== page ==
There cannot be absolute order in a two-dimensional fluid because disorder-causing mechanisms are exceptionally strong. Nevertheless, there can be an enormous difference between systems of lesser and greater order (e.g., between an ordinary fluid such as water and a superfluid such as liquid helium). The latter can flow without any friction and even escape up and over its container walls. The transition between superfluid and normal behavior in two dimensions, even for closed systems that are allowed to equilibrate, is particularly dramatic: It is caused by the appearance of a large number of topological defects in the form of vortices—tiny tornadoes—that destroy the more ordered state. An open question is what causes the transition for particles that cannot be perfectly trapped and equilibrated in any container, such as photons. Their inevitable escape has to be counterbalanced by an external influx to keep the situation steady. We find that the transition is still caused by proliferating tornadoes.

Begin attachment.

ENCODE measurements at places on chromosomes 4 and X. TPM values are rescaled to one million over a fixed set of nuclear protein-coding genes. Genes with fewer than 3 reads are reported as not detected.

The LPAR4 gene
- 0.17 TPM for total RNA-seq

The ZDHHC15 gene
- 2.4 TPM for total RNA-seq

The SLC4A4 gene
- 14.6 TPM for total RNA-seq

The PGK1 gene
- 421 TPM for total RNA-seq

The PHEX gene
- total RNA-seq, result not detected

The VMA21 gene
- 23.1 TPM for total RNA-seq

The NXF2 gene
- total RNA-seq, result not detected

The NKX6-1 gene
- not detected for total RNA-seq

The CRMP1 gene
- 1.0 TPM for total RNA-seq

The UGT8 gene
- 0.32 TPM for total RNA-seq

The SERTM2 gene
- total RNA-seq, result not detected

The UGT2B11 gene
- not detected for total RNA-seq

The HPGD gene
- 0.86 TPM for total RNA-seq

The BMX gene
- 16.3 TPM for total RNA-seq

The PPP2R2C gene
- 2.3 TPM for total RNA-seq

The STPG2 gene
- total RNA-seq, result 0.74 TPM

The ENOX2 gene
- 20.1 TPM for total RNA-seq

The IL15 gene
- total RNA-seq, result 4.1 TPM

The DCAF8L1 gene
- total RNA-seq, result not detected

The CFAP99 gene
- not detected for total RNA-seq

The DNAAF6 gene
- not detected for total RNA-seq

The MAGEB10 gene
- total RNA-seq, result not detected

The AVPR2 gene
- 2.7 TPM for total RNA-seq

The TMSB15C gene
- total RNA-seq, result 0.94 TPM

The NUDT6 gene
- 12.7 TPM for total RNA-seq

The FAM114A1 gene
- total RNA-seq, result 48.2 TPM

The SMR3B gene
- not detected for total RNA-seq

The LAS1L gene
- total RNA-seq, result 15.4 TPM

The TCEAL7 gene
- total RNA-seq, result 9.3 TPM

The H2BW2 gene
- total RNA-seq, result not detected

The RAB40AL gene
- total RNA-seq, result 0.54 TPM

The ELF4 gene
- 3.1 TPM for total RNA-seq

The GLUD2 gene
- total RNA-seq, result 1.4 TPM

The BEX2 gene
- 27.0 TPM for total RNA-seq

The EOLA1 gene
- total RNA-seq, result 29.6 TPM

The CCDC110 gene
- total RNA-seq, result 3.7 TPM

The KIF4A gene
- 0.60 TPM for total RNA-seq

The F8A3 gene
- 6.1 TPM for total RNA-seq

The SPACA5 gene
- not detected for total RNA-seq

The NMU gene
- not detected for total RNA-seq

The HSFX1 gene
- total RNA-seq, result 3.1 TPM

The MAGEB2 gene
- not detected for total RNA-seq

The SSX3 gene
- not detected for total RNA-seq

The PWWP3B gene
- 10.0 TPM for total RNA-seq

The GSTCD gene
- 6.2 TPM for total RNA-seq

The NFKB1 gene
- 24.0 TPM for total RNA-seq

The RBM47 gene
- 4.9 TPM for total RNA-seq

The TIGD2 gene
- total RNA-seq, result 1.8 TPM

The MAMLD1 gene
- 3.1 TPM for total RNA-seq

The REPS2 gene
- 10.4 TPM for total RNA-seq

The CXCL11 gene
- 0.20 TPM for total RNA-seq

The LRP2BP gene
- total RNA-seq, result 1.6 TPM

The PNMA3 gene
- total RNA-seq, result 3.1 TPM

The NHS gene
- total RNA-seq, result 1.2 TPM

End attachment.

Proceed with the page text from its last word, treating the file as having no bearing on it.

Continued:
We focus on a quantum fluid of polaritons, and our analysis, based on a stochastic field formalism, accounts for topological defects and fluctuations. Surprisingly, we find that systems that are externally disturbed can remain a superfluid in an overall less-ordered state than their equilibrium counterparts. Whether these systems are more robust to vortex proliferation or simply more disordered by collective fluctuations remains to be determined. This externally overshaken-but-not-stirred quantum fluid clearly constitutes an interesting new laboratory to explore nonequilibrium phases of matter.
We expect that our results will motivate future studies of nonequilibrium phase transitions in driven-dissipative systems, in particular, optical ones. [Full article]